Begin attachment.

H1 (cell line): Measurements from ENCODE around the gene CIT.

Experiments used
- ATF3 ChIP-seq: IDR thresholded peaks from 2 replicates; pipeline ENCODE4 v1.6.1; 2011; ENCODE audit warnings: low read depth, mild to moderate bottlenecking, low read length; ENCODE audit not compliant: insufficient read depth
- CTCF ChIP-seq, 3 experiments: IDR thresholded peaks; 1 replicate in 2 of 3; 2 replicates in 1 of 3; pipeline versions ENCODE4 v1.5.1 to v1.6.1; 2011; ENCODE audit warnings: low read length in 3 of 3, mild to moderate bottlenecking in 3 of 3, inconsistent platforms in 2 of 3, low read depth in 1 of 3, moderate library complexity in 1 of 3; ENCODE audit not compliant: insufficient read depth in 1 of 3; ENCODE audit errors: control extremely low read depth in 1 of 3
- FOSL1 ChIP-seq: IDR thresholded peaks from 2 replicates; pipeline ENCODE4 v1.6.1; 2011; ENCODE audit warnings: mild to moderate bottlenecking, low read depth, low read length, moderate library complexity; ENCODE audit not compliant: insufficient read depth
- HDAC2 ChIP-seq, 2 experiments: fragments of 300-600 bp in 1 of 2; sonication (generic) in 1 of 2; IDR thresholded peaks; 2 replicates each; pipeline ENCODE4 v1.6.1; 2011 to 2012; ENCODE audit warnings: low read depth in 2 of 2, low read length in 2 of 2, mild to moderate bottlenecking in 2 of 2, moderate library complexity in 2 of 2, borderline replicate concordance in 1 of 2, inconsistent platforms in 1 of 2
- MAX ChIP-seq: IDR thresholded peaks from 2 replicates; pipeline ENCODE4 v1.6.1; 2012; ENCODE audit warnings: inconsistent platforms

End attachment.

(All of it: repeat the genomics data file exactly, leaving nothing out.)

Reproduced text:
H1 (cell line): Measurements from ENCODE around the gene CIT.

Experiments used
- ATF3 ChIP-seq: IDR thresholded peaks from 2 replicates; pipeline ENCODE4 v1.6.1; 2011; ENCODE audit warnings: low read depth, mild to moderate bottlenecking, low read length; ENCODE audit not compliant: insufficient read depth
- CTCF ChIP-seq, 3 experiments: IDR thresholded peaks; 1 replicate in 2 of 3; 2 replicates in 1 of 3; pipeline versions ENCODE4 v1.5.1 to v1.6.1; 2011; ENCODE audit warnings: low read length in 3 of 3, mild to moderate bottlenecking in 3 of 3, inconsistent platforms in 2 of 3, low read depth in 1 of 3, moderate library complexity in 1 of 3; ENCODE audit not compliant: insufficient read depth in 1 of 3; ENCODE audit errors: control extremely low read depth in 1 of 3
- FOSL1 ChIP-seq: IDR thresholded peaks from 2 replicates; pipeline ENCODE4 v1.6.1; 2011; ENCODE audit warnings: mild to moderate bottlenecking, low read depth, low read length, moderate library complexity; ENCODE audit not compliant: insufficient read depth
- HDAC2 ChIP-seq, 2 experiments: fragments of 300-600 bp in 1 of 2; sonication (generic) in 1 of 2; IDR thresholded peaks; 2 replicates each; pipeline ENCODE4 v1.6.1; 2011 to 2012; ENCODE audit warnings: low read depth in 2 of 2, low read length in 2 of 2, mild to moderate bottlenecking in 2 of 2, moderate library complexity in 2 of 2, borderline replicate concordance in 1 of 2, inconsistent platforms in 1 of 2
- MAX ChIP-seq: IDR thresholded peaks from 2 replicates; pipeline ENCODE4 v1.6.1; 2012; ENCODE audit warnings: inconsistent platforms